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More Than Software Quality, More Than a Conference

Philip Lew

I received this letter the other day from a teacher with the local high school’s robotics team in Portland, Oregon. It was rewarding to receive these kind words knowing that PNSQC is making an impact in the local community above and beyond our conference and extending into the future.


“I would like to thank you and PNSQC committee for accepting Portland high school robotics team paper submissions in the past. It gave students a great opportunity to showcase their accomplishments in software quality excellence. In addition, students were also able to connect with professionals at the conference and learn from everyone in this area.  


In addition, I want to let you know that earlier high students from the robotics team already graduated and started their college studies or career in STEM (Science Technology Engineering, and Math). The experience in PNSQC is always a highlight in their lives and motivates them to propel forward in their study and career.      


This year we are planning to submit another paper abstract to present how the robotics team took advantage of the AI/ML, CI/CD, etc to bring the software quality to the next level. The team ranked #4 among ~200 teams from the US and other countries overseas in the World FIRST Technology Challenge (FTC) Championship and is the role model team in the world. We will be very excited to present the outstanding work in this space if we are allowed to do that.” 


Going beyond software quality and our conference has always been a goal of ours. When I received this letter, I was pumped and it made me think of some of our larger objectives beyond sharing software quality knowledge.

Diversity and Inclusion Means More Than You Think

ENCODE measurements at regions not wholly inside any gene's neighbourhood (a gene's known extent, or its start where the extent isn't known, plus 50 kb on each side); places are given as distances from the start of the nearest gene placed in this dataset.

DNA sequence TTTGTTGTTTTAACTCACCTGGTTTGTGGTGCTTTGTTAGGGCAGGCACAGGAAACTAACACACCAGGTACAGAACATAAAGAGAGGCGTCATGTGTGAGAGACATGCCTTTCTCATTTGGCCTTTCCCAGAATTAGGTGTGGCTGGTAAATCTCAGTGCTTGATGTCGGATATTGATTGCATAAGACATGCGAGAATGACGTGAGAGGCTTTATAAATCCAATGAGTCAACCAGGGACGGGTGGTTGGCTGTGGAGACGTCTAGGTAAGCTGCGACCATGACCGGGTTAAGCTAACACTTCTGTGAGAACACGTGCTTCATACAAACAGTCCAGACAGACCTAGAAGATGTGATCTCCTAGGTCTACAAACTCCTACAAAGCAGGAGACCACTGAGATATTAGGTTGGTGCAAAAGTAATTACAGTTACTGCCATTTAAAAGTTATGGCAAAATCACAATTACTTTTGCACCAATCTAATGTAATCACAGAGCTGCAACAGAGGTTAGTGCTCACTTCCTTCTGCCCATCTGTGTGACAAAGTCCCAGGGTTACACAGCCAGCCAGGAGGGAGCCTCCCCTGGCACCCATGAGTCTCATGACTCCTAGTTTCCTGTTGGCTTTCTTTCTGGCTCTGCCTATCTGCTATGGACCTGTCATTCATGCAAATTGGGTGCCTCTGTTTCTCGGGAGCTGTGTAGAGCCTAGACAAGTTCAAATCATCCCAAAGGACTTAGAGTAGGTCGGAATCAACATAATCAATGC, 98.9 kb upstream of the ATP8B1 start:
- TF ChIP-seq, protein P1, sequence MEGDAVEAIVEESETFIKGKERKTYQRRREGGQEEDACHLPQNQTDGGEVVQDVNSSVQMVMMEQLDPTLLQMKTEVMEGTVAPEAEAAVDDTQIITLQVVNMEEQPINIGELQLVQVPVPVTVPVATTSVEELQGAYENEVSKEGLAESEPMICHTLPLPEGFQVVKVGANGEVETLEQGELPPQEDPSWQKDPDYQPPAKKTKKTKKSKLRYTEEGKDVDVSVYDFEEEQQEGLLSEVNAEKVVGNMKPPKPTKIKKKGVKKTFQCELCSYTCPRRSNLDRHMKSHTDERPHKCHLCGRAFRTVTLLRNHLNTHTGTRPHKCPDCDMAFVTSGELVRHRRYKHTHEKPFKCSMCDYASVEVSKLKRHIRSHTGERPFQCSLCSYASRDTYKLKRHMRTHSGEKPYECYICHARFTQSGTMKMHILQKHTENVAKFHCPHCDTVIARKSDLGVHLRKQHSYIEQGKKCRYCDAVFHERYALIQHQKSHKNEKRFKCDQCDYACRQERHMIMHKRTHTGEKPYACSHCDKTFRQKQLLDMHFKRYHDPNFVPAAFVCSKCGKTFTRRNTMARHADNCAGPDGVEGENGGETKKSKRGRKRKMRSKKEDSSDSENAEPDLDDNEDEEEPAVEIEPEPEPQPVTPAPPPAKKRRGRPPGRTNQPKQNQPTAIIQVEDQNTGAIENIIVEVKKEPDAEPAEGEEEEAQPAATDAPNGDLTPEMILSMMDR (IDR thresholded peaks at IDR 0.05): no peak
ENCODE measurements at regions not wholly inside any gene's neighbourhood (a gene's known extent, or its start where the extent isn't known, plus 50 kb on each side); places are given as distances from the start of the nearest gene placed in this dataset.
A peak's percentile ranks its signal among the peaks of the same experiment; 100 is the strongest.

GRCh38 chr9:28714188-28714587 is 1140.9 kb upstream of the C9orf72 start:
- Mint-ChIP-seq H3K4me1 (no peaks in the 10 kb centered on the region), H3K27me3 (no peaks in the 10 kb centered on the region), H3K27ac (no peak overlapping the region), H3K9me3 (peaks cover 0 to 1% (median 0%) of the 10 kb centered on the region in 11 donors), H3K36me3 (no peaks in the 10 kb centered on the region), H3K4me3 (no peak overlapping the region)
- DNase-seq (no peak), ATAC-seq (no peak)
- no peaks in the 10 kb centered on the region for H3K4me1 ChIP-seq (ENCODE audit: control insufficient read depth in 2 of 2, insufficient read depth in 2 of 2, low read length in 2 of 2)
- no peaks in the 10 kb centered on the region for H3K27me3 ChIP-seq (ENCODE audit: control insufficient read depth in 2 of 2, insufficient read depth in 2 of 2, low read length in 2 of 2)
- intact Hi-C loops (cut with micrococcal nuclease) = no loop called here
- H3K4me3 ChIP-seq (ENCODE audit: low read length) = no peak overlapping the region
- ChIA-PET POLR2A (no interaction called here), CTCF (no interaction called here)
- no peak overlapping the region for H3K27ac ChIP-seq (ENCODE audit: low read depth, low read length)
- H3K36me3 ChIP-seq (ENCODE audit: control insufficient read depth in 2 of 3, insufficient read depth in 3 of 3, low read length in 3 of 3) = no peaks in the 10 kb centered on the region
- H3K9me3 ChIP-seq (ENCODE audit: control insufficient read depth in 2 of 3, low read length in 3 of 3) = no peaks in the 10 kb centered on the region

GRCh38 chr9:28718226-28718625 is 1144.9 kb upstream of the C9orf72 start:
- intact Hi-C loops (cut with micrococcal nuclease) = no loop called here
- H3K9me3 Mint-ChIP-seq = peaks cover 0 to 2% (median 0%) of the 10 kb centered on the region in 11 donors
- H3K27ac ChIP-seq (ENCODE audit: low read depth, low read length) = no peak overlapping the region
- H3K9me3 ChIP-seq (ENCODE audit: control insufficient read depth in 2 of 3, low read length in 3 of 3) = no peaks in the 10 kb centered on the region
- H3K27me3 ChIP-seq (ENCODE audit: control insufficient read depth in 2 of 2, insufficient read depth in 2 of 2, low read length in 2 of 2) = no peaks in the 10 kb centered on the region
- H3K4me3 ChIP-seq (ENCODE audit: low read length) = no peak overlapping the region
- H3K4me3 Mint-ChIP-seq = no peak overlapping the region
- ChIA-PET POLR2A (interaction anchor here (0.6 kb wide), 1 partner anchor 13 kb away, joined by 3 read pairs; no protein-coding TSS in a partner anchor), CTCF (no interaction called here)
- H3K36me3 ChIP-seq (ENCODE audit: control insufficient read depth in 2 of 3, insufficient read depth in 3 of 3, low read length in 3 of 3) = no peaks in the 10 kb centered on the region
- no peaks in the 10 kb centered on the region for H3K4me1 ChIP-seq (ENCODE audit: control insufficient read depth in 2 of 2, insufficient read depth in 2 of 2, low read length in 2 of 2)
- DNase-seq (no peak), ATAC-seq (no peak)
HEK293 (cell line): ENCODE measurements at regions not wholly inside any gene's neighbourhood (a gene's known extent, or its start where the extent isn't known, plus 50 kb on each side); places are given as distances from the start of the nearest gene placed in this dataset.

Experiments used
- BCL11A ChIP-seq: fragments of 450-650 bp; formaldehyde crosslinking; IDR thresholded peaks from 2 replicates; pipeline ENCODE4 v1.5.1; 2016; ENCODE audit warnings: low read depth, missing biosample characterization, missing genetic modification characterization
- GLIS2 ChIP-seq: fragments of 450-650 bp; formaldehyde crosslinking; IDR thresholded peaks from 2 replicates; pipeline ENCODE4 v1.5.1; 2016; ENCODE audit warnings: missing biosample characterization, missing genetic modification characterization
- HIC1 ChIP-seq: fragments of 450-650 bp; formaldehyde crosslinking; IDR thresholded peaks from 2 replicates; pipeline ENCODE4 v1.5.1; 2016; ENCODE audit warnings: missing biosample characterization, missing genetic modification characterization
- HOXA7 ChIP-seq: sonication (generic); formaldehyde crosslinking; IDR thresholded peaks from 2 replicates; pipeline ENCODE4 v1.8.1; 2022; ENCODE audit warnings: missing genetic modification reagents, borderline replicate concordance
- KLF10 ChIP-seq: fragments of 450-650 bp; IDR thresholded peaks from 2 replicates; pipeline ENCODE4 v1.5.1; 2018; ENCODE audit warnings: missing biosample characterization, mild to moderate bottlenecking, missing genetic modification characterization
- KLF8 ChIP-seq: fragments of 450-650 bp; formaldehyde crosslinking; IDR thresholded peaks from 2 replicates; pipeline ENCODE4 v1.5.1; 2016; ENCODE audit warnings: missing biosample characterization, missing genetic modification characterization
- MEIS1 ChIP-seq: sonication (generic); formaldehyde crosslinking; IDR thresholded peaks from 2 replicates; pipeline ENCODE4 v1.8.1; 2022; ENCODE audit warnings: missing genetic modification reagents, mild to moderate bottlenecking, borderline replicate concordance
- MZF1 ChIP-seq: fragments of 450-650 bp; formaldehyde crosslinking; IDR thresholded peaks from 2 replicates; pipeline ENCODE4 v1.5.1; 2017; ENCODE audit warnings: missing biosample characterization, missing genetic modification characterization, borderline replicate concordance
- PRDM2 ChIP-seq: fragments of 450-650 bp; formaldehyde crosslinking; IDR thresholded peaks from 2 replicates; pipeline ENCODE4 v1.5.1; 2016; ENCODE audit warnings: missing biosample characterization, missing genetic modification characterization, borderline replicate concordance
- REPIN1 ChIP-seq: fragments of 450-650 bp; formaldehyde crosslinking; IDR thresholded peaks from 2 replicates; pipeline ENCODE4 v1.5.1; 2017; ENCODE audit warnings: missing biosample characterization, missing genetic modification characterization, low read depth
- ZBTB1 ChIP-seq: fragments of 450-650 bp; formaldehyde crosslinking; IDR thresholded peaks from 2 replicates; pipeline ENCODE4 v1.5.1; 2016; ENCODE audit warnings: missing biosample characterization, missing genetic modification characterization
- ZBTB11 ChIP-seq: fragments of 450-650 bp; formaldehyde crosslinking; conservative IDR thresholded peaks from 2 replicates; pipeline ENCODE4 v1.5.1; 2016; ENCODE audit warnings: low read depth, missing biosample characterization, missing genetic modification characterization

Increasing diversity in the software quality community and the local Portland area community is one of our top priorities. We’ve been working in all areas of diversity and inclusion. Normally, people think of race and gender, but our thoughts on diversity include age, experience, geography, subject matter, and much more. We are constantly trying to get younger engineers and managers from all walks of life involved in the conference and the software quality community. To further our geographic and age group diversity, we encourage those in high schools and colleges to submit paper proposals and participate in the conference as authors as well as volunteers. 


Even though we hold our conference each year in Portland, Oregon, our keynotes are from all over the world. Additionally, our invited speakers include winners from the past year’s technical papers. So, they are usually not experienced professional speakers who speak at a dozen conferences a year. Rather, they are hands-on professionals passionate about their work, but not out to make a buck or be famous on the speaking circuit. We’re also working on increasing the diversity and breadth of the meaning of software quality itself. That means not just for ISVs (independent software developers) whose main product involves creating software for end users, but also for those enterprises that must buy and use software from others and have it modified. This large group of software advocates that are involved in using software and highly concerned about its quality are often left to learn about quality on their own or through management-type organizations such as PMI and others.


As part of our diversity efforts, PNSQC has given scholarships to organizations such as Future ADA, Black in Technology PDX, and LatinX Tech PDX.  Learn more about this program on our Scholarship page.


We also hold monthly meetups as a way to engage with the local Portland community and spread the word about our organization as well as provide an engaging platform for exchanging knowledge in software quality. All are welcome and there is no charge. Usually, we even provide free food with the help of sponsors. How can you beat that? Learning, getting some free food, and meeting new friends?